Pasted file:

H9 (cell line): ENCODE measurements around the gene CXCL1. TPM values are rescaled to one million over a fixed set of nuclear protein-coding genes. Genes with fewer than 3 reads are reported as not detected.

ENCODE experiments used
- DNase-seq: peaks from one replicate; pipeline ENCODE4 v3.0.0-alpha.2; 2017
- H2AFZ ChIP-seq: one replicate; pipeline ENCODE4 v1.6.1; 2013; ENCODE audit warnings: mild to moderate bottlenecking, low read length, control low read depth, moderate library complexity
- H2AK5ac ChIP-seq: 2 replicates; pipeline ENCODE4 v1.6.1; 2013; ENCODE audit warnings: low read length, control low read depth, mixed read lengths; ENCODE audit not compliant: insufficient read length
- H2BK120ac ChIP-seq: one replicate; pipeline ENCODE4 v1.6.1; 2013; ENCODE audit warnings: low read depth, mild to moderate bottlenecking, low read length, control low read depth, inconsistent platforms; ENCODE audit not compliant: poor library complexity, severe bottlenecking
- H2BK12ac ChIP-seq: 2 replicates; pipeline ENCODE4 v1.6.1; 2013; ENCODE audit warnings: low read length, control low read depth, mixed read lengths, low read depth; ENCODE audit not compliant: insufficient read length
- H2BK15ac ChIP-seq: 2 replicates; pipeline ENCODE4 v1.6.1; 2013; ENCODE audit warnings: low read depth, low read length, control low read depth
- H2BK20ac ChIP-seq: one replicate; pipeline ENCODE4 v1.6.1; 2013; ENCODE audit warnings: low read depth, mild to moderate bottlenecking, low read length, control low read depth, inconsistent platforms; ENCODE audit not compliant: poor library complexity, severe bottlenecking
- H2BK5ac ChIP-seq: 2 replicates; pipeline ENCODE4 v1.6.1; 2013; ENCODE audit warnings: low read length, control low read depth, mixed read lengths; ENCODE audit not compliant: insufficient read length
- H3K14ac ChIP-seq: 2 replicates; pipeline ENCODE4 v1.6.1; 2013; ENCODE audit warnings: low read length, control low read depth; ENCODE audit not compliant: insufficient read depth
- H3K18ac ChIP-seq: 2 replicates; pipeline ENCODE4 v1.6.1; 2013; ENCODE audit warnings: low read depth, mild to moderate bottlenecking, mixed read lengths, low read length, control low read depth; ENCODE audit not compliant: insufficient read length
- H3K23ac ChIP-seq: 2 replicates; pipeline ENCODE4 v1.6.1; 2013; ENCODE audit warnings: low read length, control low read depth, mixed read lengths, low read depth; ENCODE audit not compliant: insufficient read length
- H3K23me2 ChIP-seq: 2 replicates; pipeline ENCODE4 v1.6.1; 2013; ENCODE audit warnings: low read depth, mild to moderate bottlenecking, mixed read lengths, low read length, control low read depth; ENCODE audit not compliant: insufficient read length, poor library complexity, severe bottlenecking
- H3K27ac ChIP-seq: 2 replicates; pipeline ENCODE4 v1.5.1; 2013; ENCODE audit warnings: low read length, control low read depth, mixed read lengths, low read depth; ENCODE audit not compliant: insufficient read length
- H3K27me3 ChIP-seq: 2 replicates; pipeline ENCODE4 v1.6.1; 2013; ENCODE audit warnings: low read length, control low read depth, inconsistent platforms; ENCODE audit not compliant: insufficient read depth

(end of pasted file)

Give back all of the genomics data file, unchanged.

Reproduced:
H9 (cell line): ENCODE measurements around the gene CXCL1. TPM values are rescaled to one million over a fixed set of nuclear protein-coding genes. Genes with fewer than 3 reads are reported as not detected.

ENCODE experiments used
- DNase-seq: peaks from one replicate; pipeline ENCODE4 v3.0.0-alpha.2; 2017
- H2AFZ ChIP-seq: one replicate; pipeline ENCODE4 v1.6.1; 2013; ENCODE audit warnings: mild to moderate bottlenecking, low read length, control low read depth, moderate library complexity
- H2AK5ac ChIP-seq: 2 replicates; pipeline ENCODE4 v1.6.1; 2013; ENCODE audit warnings: low read length, control low read depth, mixed read lengths; ENCODE audit not compliant: insufficient read length
- H2BK120ac ChIP-seq: one replicate; pipeline ENCODE4 v1.6.1; 2013; ENCODE audit warnings: low read depth, mild to moderate bottlenecking, low read length, control low read depth, inconsistent platforms; ENCODE audit not compliant: poor library complexity, severe bottlenecking
- H2BK12ac ChIP-seq: 2 replicates; pipeline ENCODE4 v1.6.1; 2013; ENCODE audit warnings: low read length, control low read depth, mixed read lengths, low read depth; ENCODE audit not compliant: insufficient read length
- H2BK15ac ChIP-seq: 2 replicates; pipeline ENCODE4 v1.6.1; 2013; ENCODE audit warnings: low read depth, low read length, control low read depth
- H2BK20ac ChIP-seq: one replicate; pipeline ENCODE4 v1.6.1; 2013; ENCODE audit warnings: low read depth, mild to moderate bottlenecking, low read length, control low read depth, inconsistent platforms; ENCODE audit not compliant: poor library complexity, severe bottlenecking
- H2BK5ac ChIP-seq: 2 replicates; pipeline ENCODE4 v1.6.1; 2013; ENCODE audit warnings: low read length, control low read depth, mixed read lengths; ENCODE audit not compliant: insufficient read length
- H3K14ac ChIP-seq: 2 replicates; pipeline ENCODE4 v1.6.1; 2013; ENCODE audit warnings: low read length, control low read depth; ENCODE audit not compliant: insufficient read depth
- H3K18ac ChIP-seq: 2 replicates; pipeline ENCODE4 v1.6.1; 2013; ENCODE audit warnings: low read depth, mild to moderate bottlenecking, mixed read lengths, low read length, control low read depth; ENCODE audit not compliant: insufficient read length
- H3K23ac ChIP-seq: 2 replicates; pipeline ENCODE4 v1.6.1; 2013; ENCODE audit warnings: low read length, control low read depth, mixed read lengths, low read depth; ENCODE audit not compliant: insufficient read length
- H3K23me2 ChIP-seq: 2 replicates; pipeline ENCODE4 v1.6.1; 2013; ENCODE audit warnings: low read depth, mild to moderate bottlenecking, mixed read lengths, low read length, control low read depth; ENCODE audit not compliant: insufficient read length, poor library complexity, severe bottlenecking
- H3K27ac ChIP-seq: 2 replicates; pipeline ENCODE4 v1.5.1; 2013; ENCODE audit warnings: low read length, control low read depth, mixed read lengths, low read depth; ENCODE audit not compliant: insufficient read length
- H3K27me3 ChIP-seq: 2 replicates; pipeline ENCODE4 v1.6.1; 2013; ENCODE audit warnings: low read length, control low read depth, inconsistent platforms; ENCODE audit not compliant: insufficient read depth